pilgrims on the Holy Stairs

With a brief visit to the stairs done, we started a super long and hot walk down towards the Circus Maximus. The Circus Maximus was the largest stadium of Ancient Rome, built over 2500 years ago. It could seat between 150,000 and 250,000 spectators for chariot races (or for martyring Christians/criminals, etc). The Palatine Hill overlooks the Circus so the emperors always had excellent seats for whatever games or shows they were viewing. Now, little remains of the ancient structure. Instead, it’s a large open park that hosts campfires at night and picnics during the day.

current excavations at the circus

the best seat in the house- the ruins of the Palatine palace overlooking the stadium

taken from what would have been the seating area, looking down the circus (from about 3/4 down the length)

taken from the middle of the “track”

Being that it was so unbelievably hot out and we’d already walked several miles that day, it was time for our daily siesta. You know the routine: light lunch, shower, and nap. After that we were refreshed and ready to head out for the evening. We decided to stop by Santa Maria Maggiore, a large church just a couple of blocks from our hotel. We had heard that it would be worth a visit because of its decor and its manger relics. However, we ran into a special Mass and ended up standing and watching that for over an hour. Best we could tell, it was a Mass celebrating quite a few young men who were entering the priesthood. As luck would have it, we were standing very near where the processional ended after the Mass, so we were amongst the family and friends of many of these new priests who were giving and receiving hugs, kisses, and well wishes. It was really a special moment to partake in. The nave of the church was very lovely, but we didn’t really get to explore as much as we would have liked since the church was closing soon after the Mass ended. Oh, well- something to add to the list for the next trip!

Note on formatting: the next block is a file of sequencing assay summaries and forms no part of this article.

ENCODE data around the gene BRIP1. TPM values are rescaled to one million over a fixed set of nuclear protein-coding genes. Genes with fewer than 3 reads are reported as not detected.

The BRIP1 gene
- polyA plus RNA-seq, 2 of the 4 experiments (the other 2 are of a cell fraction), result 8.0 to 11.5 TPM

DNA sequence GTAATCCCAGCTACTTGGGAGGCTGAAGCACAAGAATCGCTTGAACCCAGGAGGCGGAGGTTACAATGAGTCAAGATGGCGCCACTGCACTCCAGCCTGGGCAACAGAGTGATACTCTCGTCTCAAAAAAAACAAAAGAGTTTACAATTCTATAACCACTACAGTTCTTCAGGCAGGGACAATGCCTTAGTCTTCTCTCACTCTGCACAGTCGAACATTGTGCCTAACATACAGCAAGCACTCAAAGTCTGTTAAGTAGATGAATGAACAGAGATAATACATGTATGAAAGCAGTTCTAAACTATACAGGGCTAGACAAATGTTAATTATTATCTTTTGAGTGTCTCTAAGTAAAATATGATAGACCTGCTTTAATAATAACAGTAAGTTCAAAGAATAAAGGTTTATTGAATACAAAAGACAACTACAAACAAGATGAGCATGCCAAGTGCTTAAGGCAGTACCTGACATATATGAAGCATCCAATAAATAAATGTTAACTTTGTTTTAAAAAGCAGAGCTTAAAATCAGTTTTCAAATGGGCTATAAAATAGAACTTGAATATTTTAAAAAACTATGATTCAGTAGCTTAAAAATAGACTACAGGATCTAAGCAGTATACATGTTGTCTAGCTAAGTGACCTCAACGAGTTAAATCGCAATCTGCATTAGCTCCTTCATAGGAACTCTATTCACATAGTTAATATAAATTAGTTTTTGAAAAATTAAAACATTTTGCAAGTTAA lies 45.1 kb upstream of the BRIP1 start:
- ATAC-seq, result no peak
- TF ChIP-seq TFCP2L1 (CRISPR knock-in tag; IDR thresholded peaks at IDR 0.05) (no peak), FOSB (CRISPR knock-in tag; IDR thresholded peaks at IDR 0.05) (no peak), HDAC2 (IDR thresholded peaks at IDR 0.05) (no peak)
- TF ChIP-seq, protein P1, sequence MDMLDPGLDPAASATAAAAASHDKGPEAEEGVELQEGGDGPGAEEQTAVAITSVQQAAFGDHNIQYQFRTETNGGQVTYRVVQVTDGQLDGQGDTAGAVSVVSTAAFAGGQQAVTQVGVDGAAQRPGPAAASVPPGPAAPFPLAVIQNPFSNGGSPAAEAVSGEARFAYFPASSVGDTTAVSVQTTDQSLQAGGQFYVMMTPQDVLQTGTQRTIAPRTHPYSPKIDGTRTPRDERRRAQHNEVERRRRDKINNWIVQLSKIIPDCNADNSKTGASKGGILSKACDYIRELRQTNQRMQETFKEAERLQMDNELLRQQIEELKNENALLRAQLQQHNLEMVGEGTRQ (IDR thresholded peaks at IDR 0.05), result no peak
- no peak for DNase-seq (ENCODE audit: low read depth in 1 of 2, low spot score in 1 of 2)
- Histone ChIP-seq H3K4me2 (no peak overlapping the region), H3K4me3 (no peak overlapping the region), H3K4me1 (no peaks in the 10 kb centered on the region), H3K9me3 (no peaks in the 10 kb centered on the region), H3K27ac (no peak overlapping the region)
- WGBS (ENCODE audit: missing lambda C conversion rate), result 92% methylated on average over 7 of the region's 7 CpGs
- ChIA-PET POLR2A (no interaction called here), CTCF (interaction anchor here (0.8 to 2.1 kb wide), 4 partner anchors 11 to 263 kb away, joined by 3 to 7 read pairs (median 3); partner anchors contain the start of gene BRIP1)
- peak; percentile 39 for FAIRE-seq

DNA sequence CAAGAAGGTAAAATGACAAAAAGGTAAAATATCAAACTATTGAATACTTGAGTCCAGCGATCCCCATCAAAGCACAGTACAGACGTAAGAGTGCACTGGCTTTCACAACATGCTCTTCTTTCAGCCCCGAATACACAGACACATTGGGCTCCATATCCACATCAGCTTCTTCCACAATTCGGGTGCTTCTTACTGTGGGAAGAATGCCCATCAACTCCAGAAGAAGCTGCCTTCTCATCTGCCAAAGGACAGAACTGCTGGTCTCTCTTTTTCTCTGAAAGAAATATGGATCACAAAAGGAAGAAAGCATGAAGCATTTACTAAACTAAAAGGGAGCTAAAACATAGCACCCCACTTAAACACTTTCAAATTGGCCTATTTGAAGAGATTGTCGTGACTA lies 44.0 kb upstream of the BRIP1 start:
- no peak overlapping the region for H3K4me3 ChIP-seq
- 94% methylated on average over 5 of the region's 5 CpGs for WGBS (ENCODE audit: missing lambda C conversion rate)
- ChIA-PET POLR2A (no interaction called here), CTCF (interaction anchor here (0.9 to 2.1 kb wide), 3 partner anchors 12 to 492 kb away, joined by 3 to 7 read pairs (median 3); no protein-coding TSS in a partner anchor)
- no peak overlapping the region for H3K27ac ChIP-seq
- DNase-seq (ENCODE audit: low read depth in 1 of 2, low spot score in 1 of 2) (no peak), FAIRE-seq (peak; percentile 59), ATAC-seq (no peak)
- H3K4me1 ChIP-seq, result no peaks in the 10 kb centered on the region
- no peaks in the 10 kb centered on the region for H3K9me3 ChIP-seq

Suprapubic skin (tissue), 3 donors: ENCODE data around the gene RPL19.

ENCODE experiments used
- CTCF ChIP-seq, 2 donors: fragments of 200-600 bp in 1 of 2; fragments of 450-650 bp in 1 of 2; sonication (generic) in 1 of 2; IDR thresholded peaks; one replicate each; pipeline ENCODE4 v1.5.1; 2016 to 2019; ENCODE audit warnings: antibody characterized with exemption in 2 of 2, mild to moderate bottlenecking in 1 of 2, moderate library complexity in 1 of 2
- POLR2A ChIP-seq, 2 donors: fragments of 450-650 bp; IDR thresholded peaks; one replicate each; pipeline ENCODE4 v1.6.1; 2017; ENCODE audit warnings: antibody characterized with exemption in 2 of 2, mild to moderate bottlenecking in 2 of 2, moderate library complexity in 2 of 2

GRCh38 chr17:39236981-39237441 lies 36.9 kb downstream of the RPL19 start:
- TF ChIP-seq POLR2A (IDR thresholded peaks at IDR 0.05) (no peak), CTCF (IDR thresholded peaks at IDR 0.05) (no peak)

altar and apse mosaics

upper nave decor

After our attendance at Mass, we realized we were pretty hungry so we headed out looking for dinner. We ended up at a place called Est Est Est Pizzeria. It was recommended by one of the guidebooks and was pretty decent. I didn’t love it as much as the previous night’s, but dinner was still pretty good. The staff was again pretty friendly and the house red was delicious. Again we shared a fritto misti antipasti. The husband had a pizza Margherita and I had a pizza primavera (with tomatoes and zucchini). The crust on these was thicker but both were still tasty. And price was excellent as well, about the same as the Taverna de Coppelle. After dinner, of course, it was time for our nightly gelato. This time we hit up La Gelateria Santa Maria Maggiore near the hotel. The portions were huge and it was delicious! One of the best of the trip…. though I find myself thinking that about several places, haha! The husband branched out and had pineapple, crema, and strawberry. I had chocolate and mint chocolate chip– YUM! Gelato in hand, we decided to walk towards the Trevi Fountain. On our way, we swung by the Fountain of Triton, and on our way to THAT, we accidentally stumbled upon the Quattro Fontane (or Four Fountains).

Triton Fountain

a close-up of Triton, riding his fish. Anyone want to break into “Under the Sea?”

Trevi Fountain


detail on the fountain

more detail on the sculpture

the crowd @ Trevi